Fifth Avenue is still the most sought after. There are stretches on Fifth that are very difficult to enter as it’s tough to find space. There are other parts that have more opportunity right now. Overall, for any retailer in the world, their number-one location would be Fifth Avenue and likely upper Fifth Avenue, 49th to 60th Streets. That’s where some of the strongest brands in the world are, and some of the highest sales figures and highest rents have been achieved.

What will the impact of Hudson Yards be on the city?

It’s a great addition to the city – it’s almost like a city within a city.

They’re going to have their own residential components between what Brookfield and Related are building; there is going to be a large office/daytime component, and they’re going to focus on the retail and the experience. This is not only going to play to the people working and living at that site but it’s also going to bring people from the outside, which is what retailers look for.

They’re going to program plazas and buildings for events and other activities to bring people in from all over and that will help the retailers distinguish this as an important neighborhood and destination for Manhattan.

As more of the development for Winick occurs outside of Manhattan, is it important that your focus broaden into those markets as well?

Personally, I’ve done work in Brooklyn and we’re working on several large projects there now.

We have a great presence and handle on the markets in the outer boroughs, especially Brooklyn and Queens. We are also extending out to Long Island and throughout New Jersey.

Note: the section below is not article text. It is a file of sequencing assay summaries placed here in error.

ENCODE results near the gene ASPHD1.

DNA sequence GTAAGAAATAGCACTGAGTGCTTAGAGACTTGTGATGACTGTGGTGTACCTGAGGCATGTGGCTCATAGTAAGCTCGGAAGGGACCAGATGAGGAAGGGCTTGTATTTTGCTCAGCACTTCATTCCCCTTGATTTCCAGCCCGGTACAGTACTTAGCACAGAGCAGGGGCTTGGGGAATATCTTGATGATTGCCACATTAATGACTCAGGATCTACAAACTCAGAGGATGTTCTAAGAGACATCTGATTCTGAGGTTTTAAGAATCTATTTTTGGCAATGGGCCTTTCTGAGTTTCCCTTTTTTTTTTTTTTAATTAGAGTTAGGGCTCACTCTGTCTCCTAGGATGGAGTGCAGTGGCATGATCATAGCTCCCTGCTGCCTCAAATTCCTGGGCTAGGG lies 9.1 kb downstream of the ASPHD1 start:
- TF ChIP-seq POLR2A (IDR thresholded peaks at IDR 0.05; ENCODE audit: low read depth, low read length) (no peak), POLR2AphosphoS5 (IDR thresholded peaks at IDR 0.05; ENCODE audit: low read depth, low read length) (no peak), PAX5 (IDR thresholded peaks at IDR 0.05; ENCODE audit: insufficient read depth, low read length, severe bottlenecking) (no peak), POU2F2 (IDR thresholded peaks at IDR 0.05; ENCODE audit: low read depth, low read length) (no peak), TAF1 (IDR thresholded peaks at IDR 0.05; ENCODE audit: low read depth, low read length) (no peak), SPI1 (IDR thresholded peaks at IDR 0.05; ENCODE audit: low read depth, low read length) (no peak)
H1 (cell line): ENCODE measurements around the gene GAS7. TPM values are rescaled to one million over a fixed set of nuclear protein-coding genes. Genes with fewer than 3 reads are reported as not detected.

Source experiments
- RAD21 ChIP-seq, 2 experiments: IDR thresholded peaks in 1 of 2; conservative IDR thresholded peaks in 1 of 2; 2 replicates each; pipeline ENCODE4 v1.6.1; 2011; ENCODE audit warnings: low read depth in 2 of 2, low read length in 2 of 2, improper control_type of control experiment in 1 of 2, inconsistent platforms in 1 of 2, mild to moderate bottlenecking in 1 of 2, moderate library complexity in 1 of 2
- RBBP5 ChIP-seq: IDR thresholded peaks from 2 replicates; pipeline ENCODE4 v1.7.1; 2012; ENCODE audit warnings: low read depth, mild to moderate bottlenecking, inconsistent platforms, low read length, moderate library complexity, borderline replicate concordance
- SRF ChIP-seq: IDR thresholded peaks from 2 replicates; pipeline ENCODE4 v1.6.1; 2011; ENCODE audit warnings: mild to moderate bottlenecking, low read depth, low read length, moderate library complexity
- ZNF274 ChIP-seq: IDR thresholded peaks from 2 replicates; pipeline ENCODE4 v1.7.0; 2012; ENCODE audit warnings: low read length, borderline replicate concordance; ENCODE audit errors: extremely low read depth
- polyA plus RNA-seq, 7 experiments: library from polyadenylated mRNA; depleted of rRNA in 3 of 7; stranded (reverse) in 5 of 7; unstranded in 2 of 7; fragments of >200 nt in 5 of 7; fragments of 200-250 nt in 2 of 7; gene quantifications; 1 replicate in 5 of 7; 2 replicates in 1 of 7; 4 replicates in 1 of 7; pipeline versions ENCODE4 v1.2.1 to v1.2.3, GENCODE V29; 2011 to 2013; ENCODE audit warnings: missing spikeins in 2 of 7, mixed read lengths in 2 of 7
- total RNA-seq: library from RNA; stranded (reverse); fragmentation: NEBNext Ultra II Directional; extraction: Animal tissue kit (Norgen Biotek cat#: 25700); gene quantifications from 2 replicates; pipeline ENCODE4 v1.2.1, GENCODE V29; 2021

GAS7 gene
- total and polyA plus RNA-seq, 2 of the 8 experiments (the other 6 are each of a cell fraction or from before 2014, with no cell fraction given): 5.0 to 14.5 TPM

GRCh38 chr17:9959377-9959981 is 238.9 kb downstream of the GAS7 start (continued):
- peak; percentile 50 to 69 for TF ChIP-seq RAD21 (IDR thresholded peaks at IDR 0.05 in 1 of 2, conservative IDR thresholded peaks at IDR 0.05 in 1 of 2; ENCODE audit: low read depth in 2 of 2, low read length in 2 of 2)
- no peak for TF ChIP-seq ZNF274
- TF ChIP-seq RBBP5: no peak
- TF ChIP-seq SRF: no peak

It all functions as one. If retailers are looking to enter the tristate area, many times they will start outside Manhattan, which requires less rent stock, to establish their brand. Once they have more brand recognition, they will enter the city.

At the core of your business, how important are what many would consider smaller deals?

What people read about in the papers are the multi-million-dollar rent deals, but 90 percent of the space is not super flagship type space. We work on mom-and-pop deals as much as we work on national and international deals. It’s a balance.

Aside from managing our time efficiently, those relationships are important with local tenants because they’re the ones who really made the city what it is. It’s about keeping the integrity and uniqueness of Manhattan and New York City as a whole.

It’s important that those tenants are taken seriously, and they’re successful and can pay the rents. Many landlords want to keep that character and look and feel to the city in their buildings.

What characteristics make for a successful broker today?

It’s important to understand the market as a whole and what affects real estate.

Having a general understanding of the marketplace itself is important, but one has to be a go-getter. One has to be a cold-caller and want to work long and hard because there are no handouts. If one proves oneself, opportunities will come.

Does technology today detract from that personal interaction?

Technology certainly helps with efficiency and effectiveness, but there is nothing like a face-to-face meeting to really build a relationship. That will always be important.